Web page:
Statesboro restaurants reflect on their personal brands and relationship with Georgia Southern

Navigate Left
Navigate Right
Navigate Left
Navigate Right

Ozzie Bunbury and Whitt Van Tassell

Could you speak to your relationship with the Georgia Southern Community?

Spikes Sports Bar & Grill– “Well, I’m a graduate of Georgia Southern, I have a father who was a professor at Georgia Southern, all kinds of siblings who are part of that alumni…I feel incredibly linked to the student body and both the alumni groups that are part of that and all the folks that will soon come to be. I think every business owner in Statesboro recognizes that Georgia Southern is the heartbeat of everything that allows those businesses to exist, so finding ways to serve that group is good business sense,” Darin Van Tassell, owner, said.

40 East Grill– “I think we have a fairly decent relationship with the Georgia Southern Community. We have a banquet hall right behind the building, and they do a lot of events, semi formals, meetings, luncheons. I wouldn’t say we have a lot of students come in here and actually eat; at night time for date nights and what not we see a lot more students,” Samantha Thompson, general manager, said.

Son’s Döner Kebab– “These [types of food] are all over universities [in Europe]. So being this close to the University is a natural sort of thing. A lot of our main clientele at first, because we didn’t advertise it much, have been students who’ve studied abroad in Germany, France and the United Kingdom and then professors who have been abroad to Europe, because they’ve all had this stuff, and they all love it,” Son Nguyen, owner, said. Translated by employee Carson Downs.

El Rinconcito– “We help [the Spanish department] out, and that brings more people in here, more new students to learn about the place and eventually brings more new people in here other than our regular customers… [La Mesa de Conversación] is for students that want to learn Spanish or are taking classes, they come here and we talk to them in Spanish and we’re not allowed to talk to them in English,” Maria Arteaga, waitress, said.

Southern Boy’s BBQ– “I’m a huge supporter of Southern, the better Southern does, the better I do. As it grows, I’ll continue to grow. It’s super important that I continue to make all these connections I have with students, student organizations, professors, administrators and sports teams I’ve catered for so that they continue to spread the word about how good the food is, and how open we are to being a part of what they are doing. I want to have a Georgia Southern themed restaurant. It takes sometime for people to adopt you, and for people to figure out we’re gonna be here for the long haul, and this isn’t an open up and close down in six months type of spot, we’re gonna be here a long time,” Stephen Maenpaa, owner, said.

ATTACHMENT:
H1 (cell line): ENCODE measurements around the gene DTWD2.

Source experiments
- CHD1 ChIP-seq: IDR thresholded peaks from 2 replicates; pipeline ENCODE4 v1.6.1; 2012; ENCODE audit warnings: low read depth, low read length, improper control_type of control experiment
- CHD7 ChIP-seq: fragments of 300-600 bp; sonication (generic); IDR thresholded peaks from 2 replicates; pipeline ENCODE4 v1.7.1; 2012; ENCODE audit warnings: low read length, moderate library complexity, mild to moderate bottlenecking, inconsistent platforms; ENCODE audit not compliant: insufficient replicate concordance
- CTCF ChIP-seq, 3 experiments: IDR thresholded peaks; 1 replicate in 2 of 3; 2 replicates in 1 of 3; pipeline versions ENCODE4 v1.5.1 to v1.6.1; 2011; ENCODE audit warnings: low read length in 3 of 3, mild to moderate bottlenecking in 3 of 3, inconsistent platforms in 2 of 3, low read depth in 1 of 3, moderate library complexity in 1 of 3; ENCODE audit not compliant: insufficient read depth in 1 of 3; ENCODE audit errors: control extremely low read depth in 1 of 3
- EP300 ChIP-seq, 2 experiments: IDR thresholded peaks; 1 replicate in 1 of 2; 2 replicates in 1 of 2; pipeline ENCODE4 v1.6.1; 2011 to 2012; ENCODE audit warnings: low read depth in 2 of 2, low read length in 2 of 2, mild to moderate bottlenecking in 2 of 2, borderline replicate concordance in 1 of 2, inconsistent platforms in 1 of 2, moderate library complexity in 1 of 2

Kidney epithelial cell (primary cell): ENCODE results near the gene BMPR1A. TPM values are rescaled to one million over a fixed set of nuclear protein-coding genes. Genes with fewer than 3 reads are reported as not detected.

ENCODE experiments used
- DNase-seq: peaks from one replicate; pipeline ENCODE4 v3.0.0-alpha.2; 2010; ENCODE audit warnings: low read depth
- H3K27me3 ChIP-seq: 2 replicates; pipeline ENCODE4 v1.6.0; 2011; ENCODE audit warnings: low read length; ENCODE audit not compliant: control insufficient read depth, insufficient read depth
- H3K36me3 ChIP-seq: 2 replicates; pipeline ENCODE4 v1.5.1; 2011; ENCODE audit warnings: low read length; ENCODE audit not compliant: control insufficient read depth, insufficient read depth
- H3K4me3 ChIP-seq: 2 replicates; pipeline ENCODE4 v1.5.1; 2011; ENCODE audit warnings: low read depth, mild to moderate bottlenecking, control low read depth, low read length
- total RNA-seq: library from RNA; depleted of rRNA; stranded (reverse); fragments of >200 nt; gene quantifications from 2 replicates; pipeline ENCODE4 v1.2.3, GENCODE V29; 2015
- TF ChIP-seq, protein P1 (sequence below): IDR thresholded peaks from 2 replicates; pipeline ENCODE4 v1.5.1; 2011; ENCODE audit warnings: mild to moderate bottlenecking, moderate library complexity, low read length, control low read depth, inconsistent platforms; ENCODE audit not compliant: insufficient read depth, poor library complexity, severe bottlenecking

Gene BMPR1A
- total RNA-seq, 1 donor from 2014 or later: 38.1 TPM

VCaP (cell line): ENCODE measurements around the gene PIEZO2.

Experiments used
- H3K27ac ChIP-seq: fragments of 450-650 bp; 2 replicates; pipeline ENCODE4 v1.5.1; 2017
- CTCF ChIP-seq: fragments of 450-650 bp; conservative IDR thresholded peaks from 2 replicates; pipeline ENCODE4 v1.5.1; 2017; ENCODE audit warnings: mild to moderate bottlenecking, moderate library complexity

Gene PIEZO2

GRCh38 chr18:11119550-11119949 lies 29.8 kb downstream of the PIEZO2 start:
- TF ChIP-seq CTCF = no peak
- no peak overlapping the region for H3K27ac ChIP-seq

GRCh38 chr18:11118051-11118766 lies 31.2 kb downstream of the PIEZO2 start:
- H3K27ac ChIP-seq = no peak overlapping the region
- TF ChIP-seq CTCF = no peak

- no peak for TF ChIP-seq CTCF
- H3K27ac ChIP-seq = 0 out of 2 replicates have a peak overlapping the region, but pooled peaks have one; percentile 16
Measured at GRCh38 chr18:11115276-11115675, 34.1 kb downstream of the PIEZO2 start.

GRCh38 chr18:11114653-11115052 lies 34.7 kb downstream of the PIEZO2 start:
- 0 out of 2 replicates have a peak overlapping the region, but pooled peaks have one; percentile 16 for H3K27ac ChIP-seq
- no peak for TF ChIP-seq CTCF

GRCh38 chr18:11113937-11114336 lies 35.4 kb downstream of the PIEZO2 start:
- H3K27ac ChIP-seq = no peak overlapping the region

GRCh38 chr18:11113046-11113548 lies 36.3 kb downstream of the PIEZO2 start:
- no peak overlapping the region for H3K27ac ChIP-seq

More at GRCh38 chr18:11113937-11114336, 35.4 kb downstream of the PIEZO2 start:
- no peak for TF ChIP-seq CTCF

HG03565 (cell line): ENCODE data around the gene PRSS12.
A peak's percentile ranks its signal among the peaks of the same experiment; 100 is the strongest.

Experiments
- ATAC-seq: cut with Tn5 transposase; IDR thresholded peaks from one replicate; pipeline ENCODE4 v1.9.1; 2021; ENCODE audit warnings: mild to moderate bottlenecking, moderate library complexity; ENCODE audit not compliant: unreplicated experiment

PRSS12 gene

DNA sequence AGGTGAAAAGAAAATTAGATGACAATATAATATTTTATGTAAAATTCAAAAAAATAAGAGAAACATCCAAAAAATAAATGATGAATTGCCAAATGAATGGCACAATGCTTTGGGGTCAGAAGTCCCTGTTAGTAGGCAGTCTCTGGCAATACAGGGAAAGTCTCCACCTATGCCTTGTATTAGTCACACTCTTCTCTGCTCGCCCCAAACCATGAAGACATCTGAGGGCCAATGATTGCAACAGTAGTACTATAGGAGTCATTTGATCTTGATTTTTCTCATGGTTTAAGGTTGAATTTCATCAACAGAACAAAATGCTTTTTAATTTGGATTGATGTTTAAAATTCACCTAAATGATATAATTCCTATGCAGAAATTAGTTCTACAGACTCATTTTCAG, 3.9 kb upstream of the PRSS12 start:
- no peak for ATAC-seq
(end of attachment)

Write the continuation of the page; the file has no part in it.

Could you give us some background info on your restaurant, where did the inspiration for the theme come from, etcetera?

Son’s– “In Germany, these things are always sold on the street, this is street food, people buy these…often on the way home from work, on the way home from a long night out and so it’s cheap food…it’s not really expensive. You see the youth eat it a lot, you see everyone eat it alot, but you know, it strikes a special chord with students,” Nguyen said.

40 East– The owner wanted to go after a Savannah-like clientele and atmosphere but he wanted it to be in Statesboro. He wanted a modern yet antique feel to it, all while having it be a very comfortable spot. So you come in, feel a little upscale but at the same time like you belong.

El Rinconcito– “It started as a little place, and it’s been expanding ever since as it has been getting popular… Compared to El Som or any other place this is the closest to Mexican food that you can find here. In Mexico, they have a stores with little restaurants next to them, it brings more people into the place. It’s the authentic way,” Maria said.

Southern Boy’s– “I moved back to Statesboro after working at various restaurants and traveling. [Once back here], I aided Heath Robinson, (the former GM of the Holiday Inn) in opening the New York City Pizzeria. We came up with the name pretty quickly. Southern Boys, we’re in Statesboro, Georgia Southern Grad, so most of it came pretty painless,” Maenpaa said.

What kind of Restaurant do you see as?

Son’s – “The food itself is what’s known as Turkish German. Döner Kebab is technically a Turkish origin dish, but the way it’s presented here and the way we package it is the way it was invented in Berlin to sell to German people. So it’s a Turkish food made by Turkish immigrants to Germany,” Nguyen said.

40 East– “At lunch we do your normal soup, salad and sandwich. At night time we do all things like ribeyes, to scallops, to fresh cut salmon. We have a shepherd’s pie on our menu made with elk meat, which is amazing! They come up with all of that on their own. Our seafood is flown in three times a week, all fresh off the dock,” Thompson said.

Southern Boy’s BBQ– “Other BBQ restaurants do different kind of food businesses, I do a lot of pulled pork business. I think our specialties are different; I would say mine is definitely more college orientated. We do wedding receptions, rehearsal dinners, fraternity and sorority events, small luncheons, anything anybody needs catered and they want BBQ,” Maenpaa said.